Gratitude

Turkey dinners, cranberries, candied yams, stuffing, mashed potatoes, pumpkin pie and family gatherings—these are all commonly associated with most Americans in a celebration of giving thanks—Thanksgiving Day!

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The pilgrims could never have imagined that America would become the global superpower it is today. Our country is on the forefront of economic prosperity, medical science, technology, food production, sanitation, architecture and space exploration. We have freedoms unheard of in some other countries and we fight to keep and strengthen our freedoms.
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The income and standard of living for most Americans is relatively high when compared to other industrialized nations. But, this is a blanketed statement which overlooks countless people in our American communities. Many people barely scratch the surface to afford the traditional family gathering with turkey and trimmings. Some don’t even have family.​​​
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Gratitude
For me, Thanksgiving is a time to not only be thankful for the life I’ve been given to build upon, but also to think of others who are less fortunate. I joined friends to serve dinner to the residents at Tender Mercies in Cincinnati. These folks lent me a heart-felt connection and while they thanked us for their dinner,
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  •  I thank them for inviting us into their home,

 

  • I thank them for letting me meet them and

 

  • to get to know them a little better (some I’ve seen in passing when on my job at the public library),

 

  • I thank them for letting me give back to my community.
What is Tender Mercies:
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Tender Mercies is a supportive and transitional housing environment, located in Over-the-Rhine on 12thStreet (Cincinnati).
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Their stated mission is: “Tender Mercies transforms the lives of homeless adults with mental illness by providing security, dignity, and community in a place they call home.”
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Ongoing Opportunities to Give:
If you are in our community and would like to know more; perhaps help out, visit Tender Mercies’ website.
If you are in other parts of America and would like to find ways you can give to others, here is but one source to point you in the right direction: the website for Volunteer Match.
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What are your experiences with being thankful?
 Of community?
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In gratitude, 
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Be In the Moment with a Veteran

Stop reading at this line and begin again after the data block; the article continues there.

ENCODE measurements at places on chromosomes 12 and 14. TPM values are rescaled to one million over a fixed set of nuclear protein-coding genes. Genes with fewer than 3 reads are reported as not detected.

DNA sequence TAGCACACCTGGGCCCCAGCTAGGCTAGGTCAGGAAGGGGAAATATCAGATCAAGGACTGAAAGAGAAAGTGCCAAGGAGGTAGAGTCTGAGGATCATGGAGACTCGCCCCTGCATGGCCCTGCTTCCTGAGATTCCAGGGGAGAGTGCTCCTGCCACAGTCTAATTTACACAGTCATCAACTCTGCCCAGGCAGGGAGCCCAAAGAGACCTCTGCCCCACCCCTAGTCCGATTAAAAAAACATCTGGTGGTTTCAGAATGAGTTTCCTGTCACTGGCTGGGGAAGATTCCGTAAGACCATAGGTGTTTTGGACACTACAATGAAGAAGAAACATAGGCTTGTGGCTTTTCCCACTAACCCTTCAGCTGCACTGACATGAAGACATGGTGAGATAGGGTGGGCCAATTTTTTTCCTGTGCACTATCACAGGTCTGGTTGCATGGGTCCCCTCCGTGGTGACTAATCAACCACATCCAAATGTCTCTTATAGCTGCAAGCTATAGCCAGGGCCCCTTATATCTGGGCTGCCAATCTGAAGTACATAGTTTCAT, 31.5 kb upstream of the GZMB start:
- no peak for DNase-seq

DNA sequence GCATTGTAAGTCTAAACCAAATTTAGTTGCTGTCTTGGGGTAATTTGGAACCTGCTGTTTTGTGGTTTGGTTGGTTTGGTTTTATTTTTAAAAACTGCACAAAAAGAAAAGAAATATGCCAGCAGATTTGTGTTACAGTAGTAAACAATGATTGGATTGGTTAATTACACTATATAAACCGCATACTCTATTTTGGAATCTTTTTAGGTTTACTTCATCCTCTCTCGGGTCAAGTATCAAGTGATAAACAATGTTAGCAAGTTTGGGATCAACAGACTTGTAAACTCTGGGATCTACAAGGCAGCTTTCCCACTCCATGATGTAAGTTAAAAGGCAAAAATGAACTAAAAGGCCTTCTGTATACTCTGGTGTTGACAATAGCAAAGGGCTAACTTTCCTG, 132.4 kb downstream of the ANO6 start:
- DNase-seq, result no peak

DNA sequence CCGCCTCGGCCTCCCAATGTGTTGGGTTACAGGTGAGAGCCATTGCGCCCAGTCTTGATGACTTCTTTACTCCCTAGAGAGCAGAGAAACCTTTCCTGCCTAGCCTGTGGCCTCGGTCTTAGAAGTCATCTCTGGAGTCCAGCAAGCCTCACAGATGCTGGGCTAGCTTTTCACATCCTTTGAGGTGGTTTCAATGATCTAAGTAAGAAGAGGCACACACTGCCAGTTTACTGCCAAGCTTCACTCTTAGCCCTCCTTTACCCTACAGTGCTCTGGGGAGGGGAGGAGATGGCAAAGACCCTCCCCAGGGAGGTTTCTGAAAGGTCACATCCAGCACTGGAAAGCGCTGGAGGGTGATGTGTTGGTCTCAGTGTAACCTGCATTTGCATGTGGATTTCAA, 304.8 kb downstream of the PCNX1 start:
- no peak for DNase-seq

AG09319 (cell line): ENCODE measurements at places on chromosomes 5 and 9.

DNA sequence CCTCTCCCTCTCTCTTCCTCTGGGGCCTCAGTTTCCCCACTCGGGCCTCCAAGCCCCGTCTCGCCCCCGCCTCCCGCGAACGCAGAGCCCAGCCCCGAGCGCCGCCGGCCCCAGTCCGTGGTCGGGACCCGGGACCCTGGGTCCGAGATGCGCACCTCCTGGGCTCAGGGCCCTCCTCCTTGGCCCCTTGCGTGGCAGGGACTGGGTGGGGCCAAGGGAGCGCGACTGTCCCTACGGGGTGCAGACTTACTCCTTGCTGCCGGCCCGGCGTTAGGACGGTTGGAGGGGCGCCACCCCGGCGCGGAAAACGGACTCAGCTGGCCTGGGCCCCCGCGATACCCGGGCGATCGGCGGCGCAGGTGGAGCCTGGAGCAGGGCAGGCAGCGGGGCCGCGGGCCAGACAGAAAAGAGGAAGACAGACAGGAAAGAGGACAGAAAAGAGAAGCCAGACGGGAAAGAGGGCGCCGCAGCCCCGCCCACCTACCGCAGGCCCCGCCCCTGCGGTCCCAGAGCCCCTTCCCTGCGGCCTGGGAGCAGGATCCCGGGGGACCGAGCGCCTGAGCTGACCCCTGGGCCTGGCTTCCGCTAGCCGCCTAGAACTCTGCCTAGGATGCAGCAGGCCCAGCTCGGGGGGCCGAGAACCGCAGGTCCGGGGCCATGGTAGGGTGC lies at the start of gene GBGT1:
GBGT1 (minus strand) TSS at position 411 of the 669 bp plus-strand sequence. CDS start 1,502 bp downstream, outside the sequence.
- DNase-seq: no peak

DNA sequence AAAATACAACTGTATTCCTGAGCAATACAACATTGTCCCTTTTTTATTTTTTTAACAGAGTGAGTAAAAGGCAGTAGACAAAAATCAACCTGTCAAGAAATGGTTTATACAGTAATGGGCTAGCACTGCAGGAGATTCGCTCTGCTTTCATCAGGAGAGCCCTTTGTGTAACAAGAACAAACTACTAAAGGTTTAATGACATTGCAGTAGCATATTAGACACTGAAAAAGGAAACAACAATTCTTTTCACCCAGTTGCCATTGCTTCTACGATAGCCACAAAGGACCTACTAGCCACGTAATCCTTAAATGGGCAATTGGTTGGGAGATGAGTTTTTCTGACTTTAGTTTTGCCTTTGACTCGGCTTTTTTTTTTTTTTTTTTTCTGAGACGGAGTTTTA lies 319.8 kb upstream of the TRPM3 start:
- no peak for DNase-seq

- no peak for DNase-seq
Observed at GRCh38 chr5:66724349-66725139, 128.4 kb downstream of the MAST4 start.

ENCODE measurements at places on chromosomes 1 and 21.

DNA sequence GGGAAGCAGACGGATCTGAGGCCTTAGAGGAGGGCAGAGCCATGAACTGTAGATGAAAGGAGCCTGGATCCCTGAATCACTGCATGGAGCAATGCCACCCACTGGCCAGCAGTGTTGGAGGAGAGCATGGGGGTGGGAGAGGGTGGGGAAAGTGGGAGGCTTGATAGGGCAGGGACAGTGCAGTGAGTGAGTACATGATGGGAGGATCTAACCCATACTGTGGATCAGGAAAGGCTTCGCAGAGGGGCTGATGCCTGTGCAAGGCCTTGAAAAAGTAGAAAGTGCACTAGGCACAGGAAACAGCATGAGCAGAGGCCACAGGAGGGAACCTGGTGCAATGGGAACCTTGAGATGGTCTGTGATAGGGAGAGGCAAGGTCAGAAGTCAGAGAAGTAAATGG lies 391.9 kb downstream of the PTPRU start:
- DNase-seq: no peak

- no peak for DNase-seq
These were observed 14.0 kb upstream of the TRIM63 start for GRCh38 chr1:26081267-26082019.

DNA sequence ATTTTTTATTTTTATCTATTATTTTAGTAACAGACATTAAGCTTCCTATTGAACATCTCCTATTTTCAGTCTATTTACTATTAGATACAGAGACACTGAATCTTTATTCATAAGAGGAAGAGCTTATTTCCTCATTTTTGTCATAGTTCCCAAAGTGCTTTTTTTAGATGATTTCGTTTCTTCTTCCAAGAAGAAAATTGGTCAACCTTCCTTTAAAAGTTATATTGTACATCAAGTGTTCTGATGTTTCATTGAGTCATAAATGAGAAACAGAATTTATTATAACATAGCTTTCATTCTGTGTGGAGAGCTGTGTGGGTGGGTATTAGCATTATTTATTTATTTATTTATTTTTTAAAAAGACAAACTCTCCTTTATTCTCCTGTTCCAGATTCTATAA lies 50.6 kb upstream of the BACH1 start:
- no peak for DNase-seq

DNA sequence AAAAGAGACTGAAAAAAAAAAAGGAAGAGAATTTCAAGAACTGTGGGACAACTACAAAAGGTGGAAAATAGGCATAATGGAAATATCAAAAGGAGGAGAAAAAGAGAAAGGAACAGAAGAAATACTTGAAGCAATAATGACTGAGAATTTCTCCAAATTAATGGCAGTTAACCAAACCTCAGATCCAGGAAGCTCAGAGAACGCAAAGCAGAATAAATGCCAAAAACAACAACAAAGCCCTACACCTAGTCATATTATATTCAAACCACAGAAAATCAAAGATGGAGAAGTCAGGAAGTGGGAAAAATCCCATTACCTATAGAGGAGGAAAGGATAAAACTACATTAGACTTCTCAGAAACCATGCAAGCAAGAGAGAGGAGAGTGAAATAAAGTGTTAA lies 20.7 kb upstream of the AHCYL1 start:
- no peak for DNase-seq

Adlai E. Stevenson (23rd U.S. Vice President) said, (quote) “Patriotism is not short, frenzied outbursts of emotion, but the tranquil and steady dedication of a lifetime.” (unquote).xxxx
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Dear Veteran-Friends,
The dedication that you—our men and women fighting for our country—is indelible. Your fight on the front-lines and commitment to public service enables us to learn compassion and grow intellectually. Freedom isn’t free. Those who are willing to pay the price, the time away from their families, and the endless dangers of the battleground are our true heroes. Our hearts and minds are changed forever and we are grateful.
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Dear Friends, here are some ways to remember our Veterans.

REFLECTION

  • Read something a Veteran wrote about their experience.
  • Write in your journal how thankful you are for the service of Veterans.
  • Take a private moment to be proud of your country.
  • Observe a moment of silence with family and friends.
  • Take a moment to reflect on what it means to live in America.
  • Hang an American flag in your yard.
  • Use Social Media to #THANKAVET!
SAY THANKS
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  • Write and send a letter to someone who’s currently serving in the military.
  • Thank a Veteran co-worker for their service.
 GIVE THANKS
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  • Donate time or money or supplies to local Veterans Day drives.
  • Volunteer to help a Veteran’s service organization.
 ACTION
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  • Shake a Veteran’s hand.
  • Teach a child what it means to be a Veteran.
  • Send an email to the people on your contact list that tells a Veteran’s story.
  • Attend a Veterans Day event.
  • Go to a Veterans Day parade.
 BE IN THE MOMENT WITH A VETERAN
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  • Ask a Veteran about their time in the military, and really listen to the answer.
  • Visit a home-bound Veteran in their home.
  • Visit a homeless Veteran under a bridge.
  • Take a Veteran out to dinner.
  • Take dinner in to a Veteran.
  • Buy a homeless Veteran a cup of coffee.
  • Mark on your calendar a day each month to do one of the above listed—even though Veteran’s Day will have passed.
Examining our past and learning from it means seeing not only our achievements, but our failings. Accountability to our communities involves not only creating a society which makes us proud, but also recognizing and then changing those darkest impulses which have marred our country.
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Additional Resources:

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https://www.operationgratitude.com/

https://www.dav.org/

  Please share a Veteran-story with us in the comments.
*In memory of my father who I came to know and love only after his death: Robert Frank Wells (1943-2015), Commanding Officer, U.S.N.R., Retired 1969. 
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Thank you Dad, for life
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